Mom’s business thrust: From the mountains to the cities
Computer engineering graduate finds way to grow soap-making venture
A computer engineering graduate, who ended up in the soap-making business, has found promise in making her venture grow by targeting the market in the countryside and eventually moving on to urban areas.
A business thrust that Daisylyn Dacalos, a 40-year-old entrepreneur from Argao town in southern Cebu, believes can bring her more success in the soap-making industry.
“The market in Cebu City is saturated already, and I have no goal of focusing my business here. I want to be known in the ‘mountains’ first because people there are thirsty for new products,” said Dacalos, who recalled how she started Jae Enterprise – a homegrown manufacturer of handmade beauty soap.
With help from her immediate family and relatives, Dacalos was able to put up P10,000 in capital to kick off her business in 2015.
She learned soap making from a Manila-based chemical engineer and through video tutorials on YouTube.
Before that, she tried selling cupcakes, crocheted bonnets, and candles and worked as an agent for several retail companies.
At first, she sold her soaps to friends from Argao, Barili and Minglanilla, who would eventually become her dealers. She also set up a Facebook page to reach out to more people.
ROI in 3 months
She was able to get a return on her investment within the first three months of operations.
Jae Enterprise began producing only three variants of soap in 2015 but has now grown to manufacture nine types. Dacalos admitted she only took up computer engineering because it was popular back then, much like how nursing was several years ago.
She also said that she could never picture herself working in an office as a computer engineer because who would take care of her son when her husband would leave for work.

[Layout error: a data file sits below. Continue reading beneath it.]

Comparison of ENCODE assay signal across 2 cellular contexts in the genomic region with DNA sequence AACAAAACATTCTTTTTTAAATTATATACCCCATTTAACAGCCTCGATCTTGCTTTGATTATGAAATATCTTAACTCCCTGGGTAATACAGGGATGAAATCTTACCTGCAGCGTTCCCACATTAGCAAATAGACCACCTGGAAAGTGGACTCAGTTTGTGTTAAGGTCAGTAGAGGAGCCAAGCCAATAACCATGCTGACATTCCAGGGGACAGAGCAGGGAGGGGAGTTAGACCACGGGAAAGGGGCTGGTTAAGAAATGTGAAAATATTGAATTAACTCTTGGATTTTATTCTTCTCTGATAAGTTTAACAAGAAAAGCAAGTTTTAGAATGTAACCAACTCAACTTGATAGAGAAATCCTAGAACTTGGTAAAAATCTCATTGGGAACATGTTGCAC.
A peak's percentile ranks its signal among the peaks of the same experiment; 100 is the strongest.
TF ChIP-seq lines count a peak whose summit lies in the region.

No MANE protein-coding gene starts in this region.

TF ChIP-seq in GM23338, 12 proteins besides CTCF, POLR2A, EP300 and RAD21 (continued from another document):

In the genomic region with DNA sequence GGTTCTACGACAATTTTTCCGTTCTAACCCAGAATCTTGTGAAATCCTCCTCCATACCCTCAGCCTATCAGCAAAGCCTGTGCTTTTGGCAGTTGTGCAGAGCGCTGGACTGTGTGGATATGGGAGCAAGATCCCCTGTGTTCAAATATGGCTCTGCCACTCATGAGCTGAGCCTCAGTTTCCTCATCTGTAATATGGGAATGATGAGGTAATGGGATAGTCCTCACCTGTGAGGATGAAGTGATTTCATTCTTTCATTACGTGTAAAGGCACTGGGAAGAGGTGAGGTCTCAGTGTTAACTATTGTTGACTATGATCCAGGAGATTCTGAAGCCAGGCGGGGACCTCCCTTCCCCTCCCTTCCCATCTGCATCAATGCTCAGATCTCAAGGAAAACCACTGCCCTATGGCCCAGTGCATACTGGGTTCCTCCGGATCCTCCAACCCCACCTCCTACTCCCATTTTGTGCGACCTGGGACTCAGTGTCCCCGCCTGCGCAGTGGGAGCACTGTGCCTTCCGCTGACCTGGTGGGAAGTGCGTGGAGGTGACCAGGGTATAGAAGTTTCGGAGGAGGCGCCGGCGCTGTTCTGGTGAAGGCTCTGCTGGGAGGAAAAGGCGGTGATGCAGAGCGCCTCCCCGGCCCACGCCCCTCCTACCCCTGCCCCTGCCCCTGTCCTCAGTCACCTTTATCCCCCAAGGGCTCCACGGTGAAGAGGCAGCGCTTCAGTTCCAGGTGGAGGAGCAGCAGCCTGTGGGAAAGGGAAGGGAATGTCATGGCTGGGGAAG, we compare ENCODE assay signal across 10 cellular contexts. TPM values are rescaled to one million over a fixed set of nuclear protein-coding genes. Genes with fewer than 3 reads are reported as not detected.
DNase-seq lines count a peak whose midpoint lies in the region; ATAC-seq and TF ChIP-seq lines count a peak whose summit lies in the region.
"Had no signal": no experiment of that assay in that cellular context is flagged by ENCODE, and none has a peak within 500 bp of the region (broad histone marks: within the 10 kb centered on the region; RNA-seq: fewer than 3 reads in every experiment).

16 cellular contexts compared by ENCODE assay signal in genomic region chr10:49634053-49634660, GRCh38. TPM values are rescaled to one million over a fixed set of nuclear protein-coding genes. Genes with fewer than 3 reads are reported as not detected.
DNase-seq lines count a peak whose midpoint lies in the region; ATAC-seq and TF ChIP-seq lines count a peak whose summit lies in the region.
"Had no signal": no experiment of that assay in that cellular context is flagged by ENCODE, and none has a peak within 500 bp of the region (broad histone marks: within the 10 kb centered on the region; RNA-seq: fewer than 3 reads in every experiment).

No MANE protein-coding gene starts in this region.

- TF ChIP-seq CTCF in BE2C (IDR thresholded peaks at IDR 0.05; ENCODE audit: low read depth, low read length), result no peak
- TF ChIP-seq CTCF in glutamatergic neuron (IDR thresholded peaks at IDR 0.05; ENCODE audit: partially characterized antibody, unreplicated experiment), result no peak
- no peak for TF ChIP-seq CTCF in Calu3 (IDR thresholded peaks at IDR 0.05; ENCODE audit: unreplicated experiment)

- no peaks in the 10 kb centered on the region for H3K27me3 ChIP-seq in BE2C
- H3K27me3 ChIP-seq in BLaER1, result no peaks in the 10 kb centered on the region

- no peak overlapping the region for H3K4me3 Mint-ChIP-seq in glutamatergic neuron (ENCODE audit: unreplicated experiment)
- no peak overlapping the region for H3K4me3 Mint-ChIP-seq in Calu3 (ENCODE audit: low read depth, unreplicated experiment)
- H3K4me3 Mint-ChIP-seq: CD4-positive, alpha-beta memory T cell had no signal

So she pursued instead her soap-making business — where she could earn and at the same time take care of her child.
“I also wanted to start my own business because I wanted to create something and to nurture it, even if it meant I have to do it alone,” said Dacalos.
She recalled how her father discouraged her then when she told him about her plan.
He said that it was a waste of all the years she spent in college studying computer engineering.
But driven by her passion for creativity mixed with a mindset for business, she forged on and took the risk, and set up Jae Enterprise.
“I’ve always been into crafting and creating. I also like crocheting and baking,” the entrepreneur from Argao told Cebu Daily News.
As a young girl in a southern Cebu town, Dacalos would weave coconut palm stems (tukog) into baskets to earn money during her summer vacations until she graduated from high school.
Making baskets has fueled her penchant for the arts and crafts. Since then, she gets excited when an opportunity comes for her to create something.
Helping to tend to the family-owned small convenience store in Cebu City also shaped her mindset for business as well.
She got married to her husband Jessie, a computer technician, right after college and had their first child a few years later.
They named him David Jae, whose second name is the inspiration to Dacalos’ soap-making business. Their son is now 18 years old and is a grade 12 student at the Don Bosco Technological Center in Cebu City.
As for her business, in July this year, she already began selling her products on e-commerce platform Lazada. So far, she has already shipped items to Bataan, Laguna, Pampanga, and Pagadian.
Today, Jae has diversified into selling other products such as organically grown turmeric powder from Camotes Island, honey from Dumaguete, crocheted items, key chains made by students from Balamban, cookies, and tablea from Argao.
She has also made a believer of her father who before has discouraged her to go into the business, but now is supporting her in her venture.
Her plans in the next three to five years includetbuilding a proper production area, improve the quality of her products and, perhaps, explore the market abroad.
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